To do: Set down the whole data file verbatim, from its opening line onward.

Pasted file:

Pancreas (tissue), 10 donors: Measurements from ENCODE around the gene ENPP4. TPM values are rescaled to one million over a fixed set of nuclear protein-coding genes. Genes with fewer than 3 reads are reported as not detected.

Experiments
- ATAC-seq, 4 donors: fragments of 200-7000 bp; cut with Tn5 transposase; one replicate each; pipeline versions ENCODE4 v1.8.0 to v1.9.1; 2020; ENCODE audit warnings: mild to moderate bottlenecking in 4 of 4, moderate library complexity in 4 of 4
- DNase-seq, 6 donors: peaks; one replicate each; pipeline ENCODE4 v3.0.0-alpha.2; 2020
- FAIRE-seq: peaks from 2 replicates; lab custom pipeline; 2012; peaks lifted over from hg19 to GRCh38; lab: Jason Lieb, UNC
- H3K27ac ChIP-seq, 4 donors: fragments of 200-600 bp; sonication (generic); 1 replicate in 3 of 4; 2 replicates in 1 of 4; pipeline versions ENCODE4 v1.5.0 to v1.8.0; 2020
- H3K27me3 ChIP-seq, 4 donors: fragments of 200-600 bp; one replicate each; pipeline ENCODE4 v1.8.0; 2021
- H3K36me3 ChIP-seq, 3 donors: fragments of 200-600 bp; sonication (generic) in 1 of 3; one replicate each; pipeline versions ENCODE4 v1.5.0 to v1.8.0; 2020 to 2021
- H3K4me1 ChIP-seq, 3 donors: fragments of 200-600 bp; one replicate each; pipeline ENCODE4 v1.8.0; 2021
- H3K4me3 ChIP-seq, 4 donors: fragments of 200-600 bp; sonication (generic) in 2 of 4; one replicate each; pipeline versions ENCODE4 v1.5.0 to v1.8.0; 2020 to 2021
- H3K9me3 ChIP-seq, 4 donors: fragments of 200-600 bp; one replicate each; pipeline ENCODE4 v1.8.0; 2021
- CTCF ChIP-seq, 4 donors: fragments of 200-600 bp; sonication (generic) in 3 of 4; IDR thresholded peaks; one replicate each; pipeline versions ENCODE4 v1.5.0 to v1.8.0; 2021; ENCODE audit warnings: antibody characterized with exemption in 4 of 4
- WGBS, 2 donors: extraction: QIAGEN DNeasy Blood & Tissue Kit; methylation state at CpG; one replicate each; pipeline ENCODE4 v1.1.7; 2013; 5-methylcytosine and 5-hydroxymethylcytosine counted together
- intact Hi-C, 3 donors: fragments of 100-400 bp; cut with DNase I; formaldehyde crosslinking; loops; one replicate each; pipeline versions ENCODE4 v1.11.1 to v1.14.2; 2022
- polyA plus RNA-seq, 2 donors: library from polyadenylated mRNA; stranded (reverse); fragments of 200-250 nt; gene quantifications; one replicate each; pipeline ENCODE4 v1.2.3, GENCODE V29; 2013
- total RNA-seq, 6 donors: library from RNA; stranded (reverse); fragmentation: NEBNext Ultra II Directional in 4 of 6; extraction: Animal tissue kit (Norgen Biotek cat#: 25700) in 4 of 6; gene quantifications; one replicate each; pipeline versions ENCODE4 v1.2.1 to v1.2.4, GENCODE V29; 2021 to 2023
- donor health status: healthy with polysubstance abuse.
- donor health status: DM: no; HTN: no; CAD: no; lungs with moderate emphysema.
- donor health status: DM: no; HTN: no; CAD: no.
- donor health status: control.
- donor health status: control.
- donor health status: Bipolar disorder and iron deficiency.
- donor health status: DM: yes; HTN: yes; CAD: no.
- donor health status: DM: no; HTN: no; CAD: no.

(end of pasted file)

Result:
Pancreas (tissue), 10 donors: Measurements from ENCODE around the gene ENPP4. TPM values are rescaled to one million over a fixed set of nuclear protein-coding genes. Genes with fewer than 3 reads are reported as not detected.

Experiments
- ATAC-seq, 4 donors: fragments of 200-7000 bp; cut with Tn5 transposase; one replicate each; pipeline versions ENCODE4 v1.8.0 to v1.9.1; 2020; ENCODE audit warnings: mild to moderate bottlenecking in 4 of 4, moderate library complexity in 4 of 4
- DNase-seq, 6 donors: peaks; one replicate each; pipeline ENCODE4 v3.0.0-alpha.2; 2020
- FAIRE-seq: peaks from 2 replicates; lab custom pipeline; 2012; peaks lifted over from hg19 to GRCh38; lab: Jason Lieb, UNC
- H3K27ac ChIP-seq, 4 donors: fragments of 200-600 bp; sonication (generic); 1 replicate in 3 of 4; 2 replicates in 1 of 4; pipeline versions ENCODE4 v1.5.0 to v1.8.0; 2020
- H3K27me3 ChIP-seq, 4 donors: fragments of 200-600 bp; one replicate each; pipeline ENCODE4 v1.8.0; 2021
- H3K36me3 ChIP-seq, 3 donors: fragments of 200-600 bp; sonication (generic) in 1 of 3; one replicate each; pipeline versions ENCODE4 v1.5.0 to v1.8.0; 2020 to 2021
- H3K4me1 ChIP-seq, 3 donors: fragments of 200-600 bp; one replicate each; pipeline ENCODE4 v1.8.0; 2021
- H3K4me3 ChIP-seq, 4 donors: fragments of 200-600 bp; sonication (generic) in 2 of 4; one replicate each; pipeline versions ENCODE4 v1.5.0 to v1.8.0; 2020 to 2021
- H3K9me3 ChIP-seq, 4 donors: fragments of 200-600 bp; one replicate each; pipeline ENCODE4 v1.8.0; 2021
- CTCF ChIP-seq, 4 donors: fragments of 200-600 bp; sonication (generic) in 3 of 4; IDR thresholded peaks; one replicate each; pipeline versions ENCODE4 v1.5.0 to v1.8.0; 2021; ENCODE audit warnings: antibody characterized with exemption in 4 of 4
- WGBS, 2 donors: extraction: QIAGEN DNeasy Blood & Tissue Kit; methylation state at CpG; one replicate each; pipeline ENCODE4 v1.1.7; 2013; 5-methylcytosine and 5-hydroxymethylcytosine counted together
- intact Hi-C, 3 donors: fragments of 100-400 bp; cut with DNase I; formaldehyde crosslinking; loops; one replicate each; pipeline versions ENCODE4 v1.11.1 to v1.14.2; 2022
- polyA plus RNA-seq, 2 donors: library from polyadenylated mRNA; stranded (reverse); fragments of 200-250 nt; gene quantifications; one replicate each; pipeline ENCODE4 v1.2.3, GENCODE V29; 2013
- total RNA-seq, 6 donors: library from RNA; stranded (reverse); fragmentation: NEBNext Ultra II Directional in 4 of 6; extraction: Animal tissue kit (Norgen Biotek cat#: 25700) in 4 of 6; gene quantifications; one replicate each; pipeline versions ENCODE4 v1.2.1 to v1.2.4, GENCODE V29; 2021 to 2023
- donor health status: healthy with polysubstance abuse.
- donor health status: DM: no; HTN: no; CAD: no; lungs with moderate emphysema.
- donor health status: DM: no; HTN: no; CAD: no.
- donor health status: control.
- donor health status: control.
- donor health status: Bipolar disorder and iron deficiency.
- donor health status: DM: yes; HTN: yes; CAD: no.
- donor health status: DM: no; HTN: no; CAD: no.